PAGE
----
There’s one thing my mom bakes often: her apple cake. Every Jewish holiday is marked with the smell of cinnamon and sugar folding in on each other and seeping over the top of the baking dish, under doors and through vents. She always makes two: one for whatever company we’re having and one for the fridge soon to be pockmarked with indents from where our spoons broke the crust.

“Okay, enough.” My mom would chime over my shoulder as I generously dumped cinnamon over shredded apples.

“Okay how much sugar?”

“Not too much.”

“Not too much,” a phrase that often takes the place of cups and teaspoons and pinches in my family or my grandmother’s “enough.”

Here’s the process as far as I’ve come to learn it. You take a bunch of apples, doesn’t matter the make, and peel them. My grandmother would go through the process of shredding each and every apple against the grater. My mother, more of a rushed cook, sliced, cubed, or stuck in the food processor. It depended on the day.

So you have your apples, in whatever form they’re in, sitting in a bowl. From there you add “enough” cane sugar and brown sugar and “not too much” cinnamon and let that sit while you make the crumbs. Okay, so here’s what you’re thinking, “Crumbs? Are we making a crumble?” Sure. I don’t care. It’s not a cake, it’s also not a pie, maybe it’s a crumble. But in my family it’s “The Apple Cake” so that’s what we’re going with, feel free to edit as you read.

The crumbs are just weird science. Some margarine, some brown sugar, some cane sugar, some vanilla extract, a pinch of salt, some matzo meal. Matzo meal is a year-round staple in my house. It breads chicken, makes matzo balls, and also provides the sweet topping of my mom’s apple cake. You mix all this in a bowl– there might not be enough to cover both the bottom of the pan and the top of the cake, because, again, not a single thing was measured, but who cares.

You put a thin layer of crumbs on the bottom of an aluminum pan– the only baking dishes in my house were bunt pans with removable centers that are called vundertops which I don’t think is a word or how it’s spelled but that’s how it’s heard. Then the apples go in. We don’t cook our apples first, and then the rest of the crumbs go on top and into the oven.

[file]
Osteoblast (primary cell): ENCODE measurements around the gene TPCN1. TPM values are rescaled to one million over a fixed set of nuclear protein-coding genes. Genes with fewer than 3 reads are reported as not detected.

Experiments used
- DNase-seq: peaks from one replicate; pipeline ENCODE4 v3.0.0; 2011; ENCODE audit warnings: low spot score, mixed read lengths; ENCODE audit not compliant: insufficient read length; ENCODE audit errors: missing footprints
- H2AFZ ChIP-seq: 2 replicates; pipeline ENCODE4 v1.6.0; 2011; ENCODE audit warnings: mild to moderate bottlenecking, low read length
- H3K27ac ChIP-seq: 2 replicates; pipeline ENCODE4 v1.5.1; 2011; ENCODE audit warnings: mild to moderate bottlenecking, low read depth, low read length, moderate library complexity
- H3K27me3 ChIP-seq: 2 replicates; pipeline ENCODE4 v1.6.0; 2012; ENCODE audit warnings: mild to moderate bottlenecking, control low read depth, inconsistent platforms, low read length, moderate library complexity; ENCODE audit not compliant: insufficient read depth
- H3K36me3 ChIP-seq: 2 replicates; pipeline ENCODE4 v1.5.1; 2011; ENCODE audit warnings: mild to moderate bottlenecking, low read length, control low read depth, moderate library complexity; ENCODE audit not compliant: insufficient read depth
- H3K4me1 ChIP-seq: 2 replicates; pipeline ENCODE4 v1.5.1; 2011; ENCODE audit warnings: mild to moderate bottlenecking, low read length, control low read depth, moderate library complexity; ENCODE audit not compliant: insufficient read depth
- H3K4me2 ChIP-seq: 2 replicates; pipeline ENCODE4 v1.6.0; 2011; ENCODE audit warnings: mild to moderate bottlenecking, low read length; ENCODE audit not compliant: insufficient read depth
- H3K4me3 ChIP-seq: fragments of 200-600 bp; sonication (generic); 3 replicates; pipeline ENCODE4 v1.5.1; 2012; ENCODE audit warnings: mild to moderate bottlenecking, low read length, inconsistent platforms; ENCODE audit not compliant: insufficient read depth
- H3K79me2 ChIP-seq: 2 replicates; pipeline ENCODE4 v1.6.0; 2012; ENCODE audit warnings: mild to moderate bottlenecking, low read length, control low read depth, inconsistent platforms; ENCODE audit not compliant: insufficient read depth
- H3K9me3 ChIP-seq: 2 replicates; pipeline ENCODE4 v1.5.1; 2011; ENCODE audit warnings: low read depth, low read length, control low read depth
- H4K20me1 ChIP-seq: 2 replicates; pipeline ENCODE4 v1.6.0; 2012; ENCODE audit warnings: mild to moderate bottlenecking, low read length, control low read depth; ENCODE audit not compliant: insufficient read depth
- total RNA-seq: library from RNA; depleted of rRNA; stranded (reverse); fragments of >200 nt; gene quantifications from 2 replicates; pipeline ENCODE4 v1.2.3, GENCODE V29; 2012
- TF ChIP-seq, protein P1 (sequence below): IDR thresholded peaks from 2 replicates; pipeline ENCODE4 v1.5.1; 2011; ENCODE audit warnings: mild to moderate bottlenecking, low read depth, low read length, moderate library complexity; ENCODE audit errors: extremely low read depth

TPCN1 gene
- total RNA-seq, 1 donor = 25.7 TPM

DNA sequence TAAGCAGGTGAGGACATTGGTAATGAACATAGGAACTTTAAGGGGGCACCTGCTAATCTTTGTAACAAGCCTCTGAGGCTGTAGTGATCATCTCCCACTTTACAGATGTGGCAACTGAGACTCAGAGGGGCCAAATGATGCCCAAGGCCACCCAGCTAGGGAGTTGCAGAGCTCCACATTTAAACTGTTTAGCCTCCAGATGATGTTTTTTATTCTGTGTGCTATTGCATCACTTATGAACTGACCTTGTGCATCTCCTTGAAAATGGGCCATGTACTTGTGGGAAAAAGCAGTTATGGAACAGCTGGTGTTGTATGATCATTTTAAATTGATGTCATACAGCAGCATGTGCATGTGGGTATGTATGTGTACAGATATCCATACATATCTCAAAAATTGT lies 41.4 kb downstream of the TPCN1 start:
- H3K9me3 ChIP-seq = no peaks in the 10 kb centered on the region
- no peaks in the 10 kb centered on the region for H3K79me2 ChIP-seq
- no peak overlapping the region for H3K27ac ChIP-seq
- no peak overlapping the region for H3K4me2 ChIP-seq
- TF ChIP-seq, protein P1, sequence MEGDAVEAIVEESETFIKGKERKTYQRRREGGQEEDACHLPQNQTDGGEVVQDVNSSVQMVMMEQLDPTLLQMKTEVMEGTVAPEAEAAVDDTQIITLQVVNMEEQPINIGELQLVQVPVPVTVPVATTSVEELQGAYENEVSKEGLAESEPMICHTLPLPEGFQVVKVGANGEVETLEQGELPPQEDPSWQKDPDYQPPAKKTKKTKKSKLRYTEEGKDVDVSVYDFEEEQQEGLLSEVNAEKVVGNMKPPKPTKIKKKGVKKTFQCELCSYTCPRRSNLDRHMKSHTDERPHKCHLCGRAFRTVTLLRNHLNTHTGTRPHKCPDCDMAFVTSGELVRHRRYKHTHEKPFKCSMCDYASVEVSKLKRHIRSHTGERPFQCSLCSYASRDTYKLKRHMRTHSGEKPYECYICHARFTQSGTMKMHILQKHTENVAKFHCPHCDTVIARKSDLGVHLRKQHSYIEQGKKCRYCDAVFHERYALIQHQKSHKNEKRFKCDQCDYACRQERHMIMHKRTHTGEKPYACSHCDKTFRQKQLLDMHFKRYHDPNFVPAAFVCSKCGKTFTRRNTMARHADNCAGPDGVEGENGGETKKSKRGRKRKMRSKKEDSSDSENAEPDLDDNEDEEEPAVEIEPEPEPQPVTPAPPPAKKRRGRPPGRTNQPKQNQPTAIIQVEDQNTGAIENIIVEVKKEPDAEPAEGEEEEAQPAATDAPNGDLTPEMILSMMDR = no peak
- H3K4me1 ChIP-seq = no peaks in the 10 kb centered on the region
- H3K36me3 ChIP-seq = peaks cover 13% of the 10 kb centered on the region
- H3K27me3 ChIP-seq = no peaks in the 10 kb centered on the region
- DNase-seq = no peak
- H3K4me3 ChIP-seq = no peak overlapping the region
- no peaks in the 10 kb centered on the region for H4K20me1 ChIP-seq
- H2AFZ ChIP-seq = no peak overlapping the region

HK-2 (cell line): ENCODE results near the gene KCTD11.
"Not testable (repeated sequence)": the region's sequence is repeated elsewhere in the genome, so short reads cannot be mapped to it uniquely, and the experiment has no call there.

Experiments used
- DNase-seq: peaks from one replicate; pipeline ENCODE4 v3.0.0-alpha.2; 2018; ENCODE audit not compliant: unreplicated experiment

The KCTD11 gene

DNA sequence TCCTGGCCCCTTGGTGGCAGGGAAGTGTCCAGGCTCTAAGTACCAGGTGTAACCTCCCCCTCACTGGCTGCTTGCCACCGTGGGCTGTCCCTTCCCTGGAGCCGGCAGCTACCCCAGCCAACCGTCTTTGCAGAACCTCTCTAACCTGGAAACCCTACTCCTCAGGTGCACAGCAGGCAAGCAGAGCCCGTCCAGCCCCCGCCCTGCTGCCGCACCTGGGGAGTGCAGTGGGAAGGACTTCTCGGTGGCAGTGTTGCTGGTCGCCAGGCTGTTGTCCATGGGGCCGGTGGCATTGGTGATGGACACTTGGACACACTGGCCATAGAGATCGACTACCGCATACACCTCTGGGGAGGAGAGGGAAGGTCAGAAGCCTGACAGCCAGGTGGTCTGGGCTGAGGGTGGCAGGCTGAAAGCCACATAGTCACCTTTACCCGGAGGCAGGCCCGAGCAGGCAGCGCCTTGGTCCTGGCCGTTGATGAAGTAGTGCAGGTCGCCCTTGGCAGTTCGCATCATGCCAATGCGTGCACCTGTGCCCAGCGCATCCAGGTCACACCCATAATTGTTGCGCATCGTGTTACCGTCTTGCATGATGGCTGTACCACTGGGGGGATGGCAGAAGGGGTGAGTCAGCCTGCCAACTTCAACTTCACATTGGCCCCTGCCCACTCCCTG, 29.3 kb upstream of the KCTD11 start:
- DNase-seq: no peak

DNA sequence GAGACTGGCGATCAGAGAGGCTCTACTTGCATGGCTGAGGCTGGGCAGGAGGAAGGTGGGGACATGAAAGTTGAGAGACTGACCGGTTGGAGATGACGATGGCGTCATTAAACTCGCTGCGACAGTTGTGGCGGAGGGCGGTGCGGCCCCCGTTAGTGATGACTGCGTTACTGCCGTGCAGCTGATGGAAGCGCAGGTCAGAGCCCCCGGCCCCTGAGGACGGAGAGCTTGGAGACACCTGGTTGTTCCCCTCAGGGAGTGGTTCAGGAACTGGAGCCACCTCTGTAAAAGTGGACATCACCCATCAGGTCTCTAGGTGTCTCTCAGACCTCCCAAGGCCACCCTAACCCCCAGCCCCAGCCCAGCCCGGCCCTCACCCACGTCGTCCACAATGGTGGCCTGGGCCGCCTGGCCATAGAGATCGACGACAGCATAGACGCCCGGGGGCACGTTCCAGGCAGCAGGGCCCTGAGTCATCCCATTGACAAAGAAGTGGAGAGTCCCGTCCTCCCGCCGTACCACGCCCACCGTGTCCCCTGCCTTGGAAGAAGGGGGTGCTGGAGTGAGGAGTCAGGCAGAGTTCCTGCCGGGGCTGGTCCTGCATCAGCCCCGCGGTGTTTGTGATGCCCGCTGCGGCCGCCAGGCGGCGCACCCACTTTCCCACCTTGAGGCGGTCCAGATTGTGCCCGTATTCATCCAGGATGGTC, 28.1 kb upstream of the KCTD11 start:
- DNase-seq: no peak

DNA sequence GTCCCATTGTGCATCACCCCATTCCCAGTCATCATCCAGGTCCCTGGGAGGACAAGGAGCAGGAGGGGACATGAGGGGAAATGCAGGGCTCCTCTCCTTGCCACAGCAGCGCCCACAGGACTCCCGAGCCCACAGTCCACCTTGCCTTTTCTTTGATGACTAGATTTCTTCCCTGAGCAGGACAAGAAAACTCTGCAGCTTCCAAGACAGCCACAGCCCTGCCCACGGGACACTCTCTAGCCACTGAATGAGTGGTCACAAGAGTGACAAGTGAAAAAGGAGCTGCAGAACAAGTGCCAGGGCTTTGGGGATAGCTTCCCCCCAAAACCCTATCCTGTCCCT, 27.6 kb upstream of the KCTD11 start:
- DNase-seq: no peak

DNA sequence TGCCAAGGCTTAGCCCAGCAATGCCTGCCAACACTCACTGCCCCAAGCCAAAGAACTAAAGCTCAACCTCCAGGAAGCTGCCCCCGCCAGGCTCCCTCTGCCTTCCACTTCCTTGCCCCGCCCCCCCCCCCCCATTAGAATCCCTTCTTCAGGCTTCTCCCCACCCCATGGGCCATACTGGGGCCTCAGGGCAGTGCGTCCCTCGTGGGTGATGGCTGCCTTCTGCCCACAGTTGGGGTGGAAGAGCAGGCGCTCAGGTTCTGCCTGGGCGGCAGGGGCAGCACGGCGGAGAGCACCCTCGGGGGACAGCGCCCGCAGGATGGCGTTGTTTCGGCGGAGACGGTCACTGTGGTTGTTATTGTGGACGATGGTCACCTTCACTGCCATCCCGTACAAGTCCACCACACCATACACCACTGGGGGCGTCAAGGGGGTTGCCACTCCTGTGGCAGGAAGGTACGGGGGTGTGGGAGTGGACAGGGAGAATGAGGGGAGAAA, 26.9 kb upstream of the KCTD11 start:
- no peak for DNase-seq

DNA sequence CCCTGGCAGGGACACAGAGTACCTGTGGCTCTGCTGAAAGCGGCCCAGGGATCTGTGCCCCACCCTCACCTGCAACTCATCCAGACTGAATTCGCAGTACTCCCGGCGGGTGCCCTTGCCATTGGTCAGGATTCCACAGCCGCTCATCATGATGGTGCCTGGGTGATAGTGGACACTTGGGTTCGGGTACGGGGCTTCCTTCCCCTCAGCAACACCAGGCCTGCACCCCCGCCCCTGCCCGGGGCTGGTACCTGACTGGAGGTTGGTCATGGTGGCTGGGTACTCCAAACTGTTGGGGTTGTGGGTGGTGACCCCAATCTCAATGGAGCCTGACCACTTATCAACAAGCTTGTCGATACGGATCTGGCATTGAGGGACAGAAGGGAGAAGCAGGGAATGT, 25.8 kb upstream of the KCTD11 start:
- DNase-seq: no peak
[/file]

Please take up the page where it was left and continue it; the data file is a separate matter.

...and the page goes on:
So when I attempted to make “The Apple Cake” on my own, I winged it and hoped I had the same instincts as my mother and grandmother. I sliced my apples and hoped I had enough, I added in sugar and hoped it wasn’t too much, I brushed my finger against the apple and dabbed it on my tongue, just like my mother, as a measuring tool, and hoped for the best.

Also I didn’t have matzo meal so I used flour and added the butter as if I was making a pastry dough. I smushed it between my fingers and once again… hoped for the best. At the end, I put it all together and stuck it in the oven. Unfortunately, unlike my mother and grandmother, I used a baking dish. Well, not a baking dish, a springform pan, and the liquid from the apples seeped through and made a nice charred hill at the bottom of my oven which I will have to tackle at a later date that isn’t today and probably isn’t tomorrow or the next day.

But in the end, it worked. The cake baked. The crumbs left that buttery sweet fragrance long after it left the oven and went into the fridge. It tastes sort of like home, but truthfully I wouldn’t care if it didn’t. I just like opening the fridge and seeing it there, with a spoon sitting across the top.

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